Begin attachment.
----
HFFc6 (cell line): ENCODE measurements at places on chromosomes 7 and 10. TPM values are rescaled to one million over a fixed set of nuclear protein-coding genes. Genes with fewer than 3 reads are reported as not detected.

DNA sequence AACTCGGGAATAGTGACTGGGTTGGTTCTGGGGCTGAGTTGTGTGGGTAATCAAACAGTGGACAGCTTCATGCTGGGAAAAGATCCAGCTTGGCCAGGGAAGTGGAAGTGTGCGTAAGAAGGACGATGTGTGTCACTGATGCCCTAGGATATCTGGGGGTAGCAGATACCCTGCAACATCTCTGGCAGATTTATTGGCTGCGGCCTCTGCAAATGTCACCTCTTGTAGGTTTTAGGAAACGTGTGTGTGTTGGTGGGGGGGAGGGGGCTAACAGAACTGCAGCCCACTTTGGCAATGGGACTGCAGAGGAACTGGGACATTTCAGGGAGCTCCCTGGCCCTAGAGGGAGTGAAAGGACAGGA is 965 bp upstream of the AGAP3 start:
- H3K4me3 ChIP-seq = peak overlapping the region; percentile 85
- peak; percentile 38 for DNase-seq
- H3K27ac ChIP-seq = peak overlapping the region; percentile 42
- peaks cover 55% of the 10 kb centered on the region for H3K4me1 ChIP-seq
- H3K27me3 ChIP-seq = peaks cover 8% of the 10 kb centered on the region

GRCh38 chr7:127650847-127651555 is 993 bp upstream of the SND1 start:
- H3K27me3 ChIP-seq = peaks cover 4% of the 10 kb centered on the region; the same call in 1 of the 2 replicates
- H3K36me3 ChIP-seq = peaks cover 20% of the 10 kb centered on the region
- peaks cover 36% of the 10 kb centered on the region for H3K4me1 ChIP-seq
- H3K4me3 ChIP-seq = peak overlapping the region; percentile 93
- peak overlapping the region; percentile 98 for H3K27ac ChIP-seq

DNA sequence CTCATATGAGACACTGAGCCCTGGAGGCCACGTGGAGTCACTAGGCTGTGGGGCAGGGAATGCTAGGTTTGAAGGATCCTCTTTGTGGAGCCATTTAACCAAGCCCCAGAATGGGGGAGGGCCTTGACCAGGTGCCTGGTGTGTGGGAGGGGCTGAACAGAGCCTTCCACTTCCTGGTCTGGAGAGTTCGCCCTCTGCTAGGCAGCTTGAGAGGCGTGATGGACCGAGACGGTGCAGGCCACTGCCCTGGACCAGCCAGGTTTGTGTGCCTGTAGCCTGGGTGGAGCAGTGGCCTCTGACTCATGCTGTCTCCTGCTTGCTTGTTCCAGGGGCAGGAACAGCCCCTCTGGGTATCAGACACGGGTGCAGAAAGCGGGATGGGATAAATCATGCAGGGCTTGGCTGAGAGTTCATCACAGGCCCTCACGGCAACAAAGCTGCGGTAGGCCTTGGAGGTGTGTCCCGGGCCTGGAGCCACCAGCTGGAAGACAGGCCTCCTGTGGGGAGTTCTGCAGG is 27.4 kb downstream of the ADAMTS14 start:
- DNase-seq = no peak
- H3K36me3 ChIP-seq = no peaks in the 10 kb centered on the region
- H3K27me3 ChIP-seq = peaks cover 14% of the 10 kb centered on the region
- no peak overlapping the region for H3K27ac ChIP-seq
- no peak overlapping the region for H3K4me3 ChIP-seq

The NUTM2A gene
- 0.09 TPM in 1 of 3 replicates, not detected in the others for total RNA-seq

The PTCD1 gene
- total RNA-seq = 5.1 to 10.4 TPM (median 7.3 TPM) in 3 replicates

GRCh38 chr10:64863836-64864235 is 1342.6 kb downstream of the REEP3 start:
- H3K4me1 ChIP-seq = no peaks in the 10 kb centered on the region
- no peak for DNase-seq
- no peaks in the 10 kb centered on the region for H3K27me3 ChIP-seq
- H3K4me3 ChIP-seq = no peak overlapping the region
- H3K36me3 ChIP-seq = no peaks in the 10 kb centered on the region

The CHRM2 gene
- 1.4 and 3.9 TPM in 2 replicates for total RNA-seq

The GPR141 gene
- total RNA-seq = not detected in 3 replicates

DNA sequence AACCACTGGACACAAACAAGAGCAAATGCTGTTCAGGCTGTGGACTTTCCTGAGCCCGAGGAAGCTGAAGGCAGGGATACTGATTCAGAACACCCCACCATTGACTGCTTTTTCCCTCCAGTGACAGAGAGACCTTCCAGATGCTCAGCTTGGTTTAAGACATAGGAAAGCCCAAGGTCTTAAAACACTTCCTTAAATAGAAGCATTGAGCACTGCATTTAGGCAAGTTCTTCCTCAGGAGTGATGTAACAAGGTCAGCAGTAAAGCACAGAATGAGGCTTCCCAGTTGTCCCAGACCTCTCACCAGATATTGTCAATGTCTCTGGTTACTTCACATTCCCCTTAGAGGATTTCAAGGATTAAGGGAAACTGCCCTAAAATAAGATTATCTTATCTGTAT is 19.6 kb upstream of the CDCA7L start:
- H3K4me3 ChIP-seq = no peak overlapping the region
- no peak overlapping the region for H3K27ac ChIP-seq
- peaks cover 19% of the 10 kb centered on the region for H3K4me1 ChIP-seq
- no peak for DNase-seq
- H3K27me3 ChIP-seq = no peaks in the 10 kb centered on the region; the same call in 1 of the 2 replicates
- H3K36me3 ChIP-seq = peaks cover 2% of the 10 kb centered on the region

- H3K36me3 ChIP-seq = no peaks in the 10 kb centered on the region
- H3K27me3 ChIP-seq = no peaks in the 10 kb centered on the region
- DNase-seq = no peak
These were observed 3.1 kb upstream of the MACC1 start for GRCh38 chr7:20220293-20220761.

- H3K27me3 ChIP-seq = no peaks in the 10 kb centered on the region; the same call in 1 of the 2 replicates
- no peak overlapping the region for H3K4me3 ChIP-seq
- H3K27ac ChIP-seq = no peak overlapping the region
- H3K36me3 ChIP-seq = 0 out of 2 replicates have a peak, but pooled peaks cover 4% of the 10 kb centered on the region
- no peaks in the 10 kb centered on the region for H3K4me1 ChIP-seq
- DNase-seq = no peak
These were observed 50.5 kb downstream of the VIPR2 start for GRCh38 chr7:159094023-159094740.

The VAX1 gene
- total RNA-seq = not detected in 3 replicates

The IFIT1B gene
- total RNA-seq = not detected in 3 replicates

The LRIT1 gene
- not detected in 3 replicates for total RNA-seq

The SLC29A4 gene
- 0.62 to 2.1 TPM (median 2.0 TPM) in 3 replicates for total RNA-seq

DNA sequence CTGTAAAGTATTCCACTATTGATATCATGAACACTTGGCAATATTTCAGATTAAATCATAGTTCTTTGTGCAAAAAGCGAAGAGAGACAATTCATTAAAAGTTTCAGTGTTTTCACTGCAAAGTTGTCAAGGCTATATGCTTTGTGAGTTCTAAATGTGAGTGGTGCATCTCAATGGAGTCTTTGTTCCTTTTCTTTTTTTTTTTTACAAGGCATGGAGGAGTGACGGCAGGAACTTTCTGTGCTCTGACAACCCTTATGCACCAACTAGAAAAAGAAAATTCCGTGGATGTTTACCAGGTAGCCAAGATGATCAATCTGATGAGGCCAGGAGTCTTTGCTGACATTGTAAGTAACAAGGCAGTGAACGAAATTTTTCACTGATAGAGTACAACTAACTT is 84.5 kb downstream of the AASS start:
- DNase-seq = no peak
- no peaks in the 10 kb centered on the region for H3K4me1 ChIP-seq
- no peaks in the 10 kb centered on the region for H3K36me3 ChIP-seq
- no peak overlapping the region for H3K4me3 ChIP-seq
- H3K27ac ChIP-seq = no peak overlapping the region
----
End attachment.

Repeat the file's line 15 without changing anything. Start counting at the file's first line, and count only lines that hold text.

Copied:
- DNase-seq = no peak